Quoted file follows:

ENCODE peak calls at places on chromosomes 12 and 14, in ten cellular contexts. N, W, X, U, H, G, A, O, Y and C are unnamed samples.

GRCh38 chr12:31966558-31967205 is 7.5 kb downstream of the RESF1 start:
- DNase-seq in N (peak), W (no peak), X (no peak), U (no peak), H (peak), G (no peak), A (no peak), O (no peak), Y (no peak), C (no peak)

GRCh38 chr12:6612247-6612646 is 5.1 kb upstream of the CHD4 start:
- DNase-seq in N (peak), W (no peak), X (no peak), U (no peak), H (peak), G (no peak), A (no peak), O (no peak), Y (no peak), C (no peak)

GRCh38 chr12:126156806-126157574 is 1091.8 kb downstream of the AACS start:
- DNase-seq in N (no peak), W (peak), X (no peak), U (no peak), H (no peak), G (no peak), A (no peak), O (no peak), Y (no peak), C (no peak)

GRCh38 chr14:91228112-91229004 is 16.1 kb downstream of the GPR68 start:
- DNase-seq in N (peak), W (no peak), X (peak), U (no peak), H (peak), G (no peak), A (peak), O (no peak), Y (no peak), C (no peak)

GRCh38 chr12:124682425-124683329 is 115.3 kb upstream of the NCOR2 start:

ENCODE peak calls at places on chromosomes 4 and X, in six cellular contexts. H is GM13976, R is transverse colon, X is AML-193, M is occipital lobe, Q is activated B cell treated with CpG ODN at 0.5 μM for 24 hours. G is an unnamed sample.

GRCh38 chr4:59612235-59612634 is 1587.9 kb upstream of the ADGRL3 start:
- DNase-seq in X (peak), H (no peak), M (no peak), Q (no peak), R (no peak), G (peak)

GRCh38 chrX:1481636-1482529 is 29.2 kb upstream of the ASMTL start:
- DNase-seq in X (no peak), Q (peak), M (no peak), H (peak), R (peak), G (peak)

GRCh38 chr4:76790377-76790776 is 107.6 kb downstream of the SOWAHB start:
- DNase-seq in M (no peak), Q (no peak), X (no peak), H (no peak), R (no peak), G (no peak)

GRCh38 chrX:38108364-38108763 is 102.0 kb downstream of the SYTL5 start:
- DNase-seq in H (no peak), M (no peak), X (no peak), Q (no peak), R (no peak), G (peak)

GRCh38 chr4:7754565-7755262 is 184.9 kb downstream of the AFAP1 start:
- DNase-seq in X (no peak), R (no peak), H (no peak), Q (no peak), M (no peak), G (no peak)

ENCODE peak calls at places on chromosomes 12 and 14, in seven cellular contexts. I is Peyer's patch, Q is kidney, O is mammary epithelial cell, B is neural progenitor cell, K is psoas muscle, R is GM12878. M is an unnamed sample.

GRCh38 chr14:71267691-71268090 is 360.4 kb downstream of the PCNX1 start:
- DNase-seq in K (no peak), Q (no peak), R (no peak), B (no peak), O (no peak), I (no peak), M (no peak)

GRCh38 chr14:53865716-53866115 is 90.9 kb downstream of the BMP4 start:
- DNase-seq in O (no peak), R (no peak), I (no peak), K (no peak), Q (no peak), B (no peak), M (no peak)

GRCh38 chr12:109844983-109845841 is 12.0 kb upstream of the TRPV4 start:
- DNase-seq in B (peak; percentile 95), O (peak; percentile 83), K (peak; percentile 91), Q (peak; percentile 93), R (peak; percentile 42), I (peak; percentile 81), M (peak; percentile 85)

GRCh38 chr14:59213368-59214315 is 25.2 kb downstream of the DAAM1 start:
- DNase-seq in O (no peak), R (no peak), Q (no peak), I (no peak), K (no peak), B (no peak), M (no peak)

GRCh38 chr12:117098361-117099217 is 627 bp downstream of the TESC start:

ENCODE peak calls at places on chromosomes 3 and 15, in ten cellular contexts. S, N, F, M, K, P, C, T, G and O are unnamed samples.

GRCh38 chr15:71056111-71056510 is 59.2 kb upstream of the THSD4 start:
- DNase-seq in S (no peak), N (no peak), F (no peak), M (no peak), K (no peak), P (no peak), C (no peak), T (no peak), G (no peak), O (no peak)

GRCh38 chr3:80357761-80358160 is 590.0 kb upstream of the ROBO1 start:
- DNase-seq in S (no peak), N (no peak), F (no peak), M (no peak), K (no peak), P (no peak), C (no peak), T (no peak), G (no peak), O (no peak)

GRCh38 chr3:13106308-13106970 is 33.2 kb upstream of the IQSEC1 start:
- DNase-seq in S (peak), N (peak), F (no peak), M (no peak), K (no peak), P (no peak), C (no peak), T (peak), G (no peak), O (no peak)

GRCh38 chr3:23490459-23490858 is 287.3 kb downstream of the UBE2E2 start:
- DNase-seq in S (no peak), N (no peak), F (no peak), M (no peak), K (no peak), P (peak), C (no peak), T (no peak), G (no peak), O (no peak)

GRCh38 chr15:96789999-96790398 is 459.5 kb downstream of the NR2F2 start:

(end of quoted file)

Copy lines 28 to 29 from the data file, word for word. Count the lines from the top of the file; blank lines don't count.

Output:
- DNase-seq in B (peak; percentile 95), O (peak; percentile 83), K (peak; percentile 91), Q (peak; percentile 93), R (peak; percentile 42), I (peak; percentile 81), M (peak; percentile 85)

GRCh38 chr14:59213368-59214315 is 25.2 kb downstream of the DAAM1 start: